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Could Banksy be a member of Massive Attack?

A conspiracy theory has emerged linking the band and street artist

Could Banksy be a member of Massive Attack?
02 September 2016

We’ve all seen his epic stencils and graffiti, but just who is the artist known as Banksy?

Investigative journalist Craig Williams reckons he’s cracked the case, claiming that Massive Attack founding member Robert ‘3D’ Del Naja is in fact Banksy.

As well as being a member of the pioneering trip-hop group – who make a big return to their hometown of Bristol tomorrow in front of 27,000 fans – Del Naja is already a renowned graffiti artist and known to be a pal of Banksy’s.

But has he been having us on all along by leading a double life as the world’s most famous street doodler?

Robin Gunnigham has long been thought to be the man behind the stencils, but Williams says that Banksy is not just one person, but a group of people – and he has proof that Del Naja is one of them, linking his movements over a period of seven years to a number of Banksy pieces around the world.


Robert Del Naja performing with Massive Attack

As reported by The Sun, Williams is quoted as saying: "Perhaps the assertion then that Banksy is just one person is wide of the mark, instead being a group who have, over the years, followed Massive Attack around and painted walls at their leisure.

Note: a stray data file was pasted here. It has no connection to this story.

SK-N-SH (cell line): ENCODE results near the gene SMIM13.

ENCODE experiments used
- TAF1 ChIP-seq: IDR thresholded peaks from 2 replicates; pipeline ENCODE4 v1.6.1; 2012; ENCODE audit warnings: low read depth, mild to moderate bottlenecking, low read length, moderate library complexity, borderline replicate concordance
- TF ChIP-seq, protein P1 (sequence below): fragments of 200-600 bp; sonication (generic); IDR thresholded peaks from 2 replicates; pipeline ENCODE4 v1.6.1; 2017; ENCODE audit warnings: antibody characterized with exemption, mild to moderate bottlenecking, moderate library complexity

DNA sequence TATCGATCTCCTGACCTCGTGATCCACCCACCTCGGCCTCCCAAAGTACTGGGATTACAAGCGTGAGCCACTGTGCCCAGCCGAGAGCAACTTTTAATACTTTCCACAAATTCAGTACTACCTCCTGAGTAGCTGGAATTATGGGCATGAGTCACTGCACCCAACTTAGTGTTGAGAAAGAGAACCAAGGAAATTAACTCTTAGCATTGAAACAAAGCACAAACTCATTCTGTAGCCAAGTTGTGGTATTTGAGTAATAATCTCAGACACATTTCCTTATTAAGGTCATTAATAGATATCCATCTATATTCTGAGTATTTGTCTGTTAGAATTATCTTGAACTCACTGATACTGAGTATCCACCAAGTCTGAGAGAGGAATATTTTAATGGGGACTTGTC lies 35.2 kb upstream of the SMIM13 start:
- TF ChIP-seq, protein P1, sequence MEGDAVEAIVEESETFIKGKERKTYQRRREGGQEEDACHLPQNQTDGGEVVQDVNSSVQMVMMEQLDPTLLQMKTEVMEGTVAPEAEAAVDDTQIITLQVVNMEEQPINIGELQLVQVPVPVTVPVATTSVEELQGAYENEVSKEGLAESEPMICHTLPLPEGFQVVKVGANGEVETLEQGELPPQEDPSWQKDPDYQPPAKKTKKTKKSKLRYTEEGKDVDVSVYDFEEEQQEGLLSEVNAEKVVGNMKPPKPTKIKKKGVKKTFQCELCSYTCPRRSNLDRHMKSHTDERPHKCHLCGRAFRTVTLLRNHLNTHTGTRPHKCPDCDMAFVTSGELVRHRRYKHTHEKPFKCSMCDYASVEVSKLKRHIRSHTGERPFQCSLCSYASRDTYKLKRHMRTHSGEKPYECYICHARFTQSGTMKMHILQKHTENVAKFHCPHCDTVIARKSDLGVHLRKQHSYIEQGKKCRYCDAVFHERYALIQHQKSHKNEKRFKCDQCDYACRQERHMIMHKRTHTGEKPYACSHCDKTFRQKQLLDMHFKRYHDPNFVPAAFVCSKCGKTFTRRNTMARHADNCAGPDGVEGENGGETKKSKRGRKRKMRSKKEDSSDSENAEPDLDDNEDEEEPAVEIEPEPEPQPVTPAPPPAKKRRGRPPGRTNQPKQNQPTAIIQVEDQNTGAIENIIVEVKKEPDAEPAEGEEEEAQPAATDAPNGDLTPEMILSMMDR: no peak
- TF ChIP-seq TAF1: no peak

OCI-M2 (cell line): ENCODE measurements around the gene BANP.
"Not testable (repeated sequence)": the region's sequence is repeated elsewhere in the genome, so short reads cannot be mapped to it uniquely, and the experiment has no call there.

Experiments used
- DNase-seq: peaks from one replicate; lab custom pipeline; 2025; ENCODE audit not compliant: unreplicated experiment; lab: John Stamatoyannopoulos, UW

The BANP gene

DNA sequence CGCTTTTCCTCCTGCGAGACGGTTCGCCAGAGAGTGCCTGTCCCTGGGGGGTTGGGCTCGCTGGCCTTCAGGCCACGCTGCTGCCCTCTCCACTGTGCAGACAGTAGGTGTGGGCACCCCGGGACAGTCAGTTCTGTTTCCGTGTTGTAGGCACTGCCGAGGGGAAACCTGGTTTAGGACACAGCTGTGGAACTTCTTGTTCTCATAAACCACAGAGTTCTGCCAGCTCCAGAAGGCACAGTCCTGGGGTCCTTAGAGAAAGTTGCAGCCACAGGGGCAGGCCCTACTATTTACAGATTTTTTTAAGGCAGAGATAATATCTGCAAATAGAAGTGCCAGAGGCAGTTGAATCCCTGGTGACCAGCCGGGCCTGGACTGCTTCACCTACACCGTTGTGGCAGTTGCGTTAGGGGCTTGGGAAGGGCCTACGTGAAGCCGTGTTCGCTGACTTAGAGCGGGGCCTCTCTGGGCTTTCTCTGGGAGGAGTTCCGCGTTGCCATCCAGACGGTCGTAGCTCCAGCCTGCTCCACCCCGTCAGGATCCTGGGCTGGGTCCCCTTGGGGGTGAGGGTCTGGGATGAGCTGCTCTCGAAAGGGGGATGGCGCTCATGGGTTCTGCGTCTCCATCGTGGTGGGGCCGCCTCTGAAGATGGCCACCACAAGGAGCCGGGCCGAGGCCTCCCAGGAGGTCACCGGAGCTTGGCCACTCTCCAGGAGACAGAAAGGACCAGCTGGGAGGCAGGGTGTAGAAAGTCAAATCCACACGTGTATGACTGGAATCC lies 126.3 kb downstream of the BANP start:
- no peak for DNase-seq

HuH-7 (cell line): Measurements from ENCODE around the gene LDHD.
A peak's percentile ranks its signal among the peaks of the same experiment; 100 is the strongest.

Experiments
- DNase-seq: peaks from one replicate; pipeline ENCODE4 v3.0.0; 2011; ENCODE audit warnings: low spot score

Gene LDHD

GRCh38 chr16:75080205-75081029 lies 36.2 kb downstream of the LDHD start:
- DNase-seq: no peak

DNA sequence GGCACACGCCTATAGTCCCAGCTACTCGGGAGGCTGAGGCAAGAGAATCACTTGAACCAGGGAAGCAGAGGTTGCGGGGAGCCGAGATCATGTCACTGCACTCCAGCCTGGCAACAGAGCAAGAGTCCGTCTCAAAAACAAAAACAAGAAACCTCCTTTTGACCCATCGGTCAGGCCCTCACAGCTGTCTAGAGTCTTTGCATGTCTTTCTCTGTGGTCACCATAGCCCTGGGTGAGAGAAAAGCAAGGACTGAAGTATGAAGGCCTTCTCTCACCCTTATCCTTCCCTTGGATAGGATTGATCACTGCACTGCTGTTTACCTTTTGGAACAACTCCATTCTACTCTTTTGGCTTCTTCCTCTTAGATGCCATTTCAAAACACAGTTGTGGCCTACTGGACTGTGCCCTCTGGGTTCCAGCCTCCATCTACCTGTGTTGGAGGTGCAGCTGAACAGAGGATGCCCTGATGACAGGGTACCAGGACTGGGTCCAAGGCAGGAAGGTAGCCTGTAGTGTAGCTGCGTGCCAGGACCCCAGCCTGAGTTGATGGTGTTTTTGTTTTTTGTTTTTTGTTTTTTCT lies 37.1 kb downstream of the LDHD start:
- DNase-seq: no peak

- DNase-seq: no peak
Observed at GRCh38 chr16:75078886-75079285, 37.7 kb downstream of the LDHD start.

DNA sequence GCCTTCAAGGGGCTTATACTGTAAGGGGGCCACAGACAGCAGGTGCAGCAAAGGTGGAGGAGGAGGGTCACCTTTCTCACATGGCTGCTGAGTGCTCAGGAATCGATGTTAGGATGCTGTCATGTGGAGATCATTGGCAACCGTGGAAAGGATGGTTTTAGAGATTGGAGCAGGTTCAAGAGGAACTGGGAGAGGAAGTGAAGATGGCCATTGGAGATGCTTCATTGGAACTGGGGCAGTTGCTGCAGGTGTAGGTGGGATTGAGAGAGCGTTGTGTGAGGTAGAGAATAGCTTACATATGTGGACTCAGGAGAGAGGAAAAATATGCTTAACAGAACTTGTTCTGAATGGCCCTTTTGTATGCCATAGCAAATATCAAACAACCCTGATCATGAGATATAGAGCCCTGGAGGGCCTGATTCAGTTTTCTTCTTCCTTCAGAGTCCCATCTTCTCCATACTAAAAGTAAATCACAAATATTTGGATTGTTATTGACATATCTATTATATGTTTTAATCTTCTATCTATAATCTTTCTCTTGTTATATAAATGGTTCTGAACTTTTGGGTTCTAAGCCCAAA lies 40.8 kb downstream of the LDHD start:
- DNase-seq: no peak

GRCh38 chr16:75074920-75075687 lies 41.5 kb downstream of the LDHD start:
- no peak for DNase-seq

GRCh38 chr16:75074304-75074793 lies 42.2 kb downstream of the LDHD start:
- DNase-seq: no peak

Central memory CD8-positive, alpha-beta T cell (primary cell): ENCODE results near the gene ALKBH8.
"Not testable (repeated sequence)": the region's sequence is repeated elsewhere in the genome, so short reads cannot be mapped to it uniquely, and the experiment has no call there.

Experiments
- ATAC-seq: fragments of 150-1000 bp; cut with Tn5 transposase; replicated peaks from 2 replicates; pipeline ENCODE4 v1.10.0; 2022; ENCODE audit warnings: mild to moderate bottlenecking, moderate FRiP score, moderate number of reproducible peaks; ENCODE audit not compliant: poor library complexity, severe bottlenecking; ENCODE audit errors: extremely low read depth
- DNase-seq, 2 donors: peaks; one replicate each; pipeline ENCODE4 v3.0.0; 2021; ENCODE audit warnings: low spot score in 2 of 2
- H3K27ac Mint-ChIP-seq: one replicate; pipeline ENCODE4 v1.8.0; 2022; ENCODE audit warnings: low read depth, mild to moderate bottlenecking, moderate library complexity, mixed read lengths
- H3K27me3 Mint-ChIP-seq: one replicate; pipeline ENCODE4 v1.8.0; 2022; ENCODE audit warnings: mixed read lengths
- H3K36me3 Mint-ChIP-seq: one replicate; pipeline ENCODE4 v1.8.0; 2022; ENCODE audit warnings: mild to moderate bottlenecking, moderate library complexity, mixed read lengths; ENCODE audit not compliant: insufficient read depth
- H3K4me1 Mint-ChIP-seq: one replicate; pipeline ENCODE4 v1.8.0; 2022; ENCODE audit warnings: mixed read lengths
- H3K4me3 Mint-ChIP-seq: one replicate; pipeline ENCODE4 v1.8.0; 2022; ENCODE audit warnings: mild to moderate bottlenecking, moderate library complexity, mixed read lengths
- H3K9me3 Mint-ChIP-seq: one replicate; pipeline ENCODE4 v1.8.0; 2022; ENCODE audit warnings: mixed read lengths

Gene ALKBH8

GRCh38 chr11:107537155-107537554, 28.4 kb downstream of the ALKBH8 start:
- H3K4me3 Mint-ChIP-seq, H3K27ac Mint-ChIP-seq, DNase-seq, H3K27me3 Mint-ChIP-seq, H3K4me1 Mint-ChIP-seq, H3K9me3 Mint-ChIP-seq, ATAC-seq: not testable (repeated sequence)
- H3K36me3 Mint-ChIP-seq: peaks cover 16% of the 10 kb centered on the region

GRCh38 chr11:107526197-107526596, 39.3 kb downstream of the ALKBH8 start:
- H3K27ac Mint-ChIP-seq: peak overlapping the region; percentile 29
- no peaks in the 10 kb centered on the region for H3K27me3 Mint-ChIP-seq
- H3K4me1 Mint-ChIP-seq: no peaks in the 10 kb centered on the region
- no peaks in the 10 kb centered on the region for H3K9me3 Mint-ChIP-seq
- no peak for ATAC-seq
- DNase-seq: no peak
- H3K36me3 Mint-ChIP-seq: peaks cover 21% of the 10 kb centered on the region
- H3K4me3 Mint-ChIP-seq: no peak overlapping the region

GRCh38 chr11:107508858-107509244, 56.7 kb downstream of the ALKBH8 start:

"And perhaps, at the head of such a group we have Del Naja. A multi-disciplined artist in front of one the seminal groups in recent British music history, doubling up as the planet's most revered street artist. Now that would be cool."

Among the pieces Williams links to Del Naja are six murals in San Francisco, which popped up in 2010 after Massive Attack played two nights there, further murals in Toronto after the band played there the following week, and stencils across New Orleans after Del Naja worked on the soundtrack for Hurricane Katarina docTrouble The Water.

Irrefutable proof, pure coincidence, or conspiracy theory twaddle?

There’s certainly a Bristol connection between the artists and band, with both making their name in the Nineties as part of the city’s counterculture scene – and Williams expects a new Banksy piece to appear in Bristol following this weekend’s big gig.

The proof could be in the paint.

Photo Credit: REX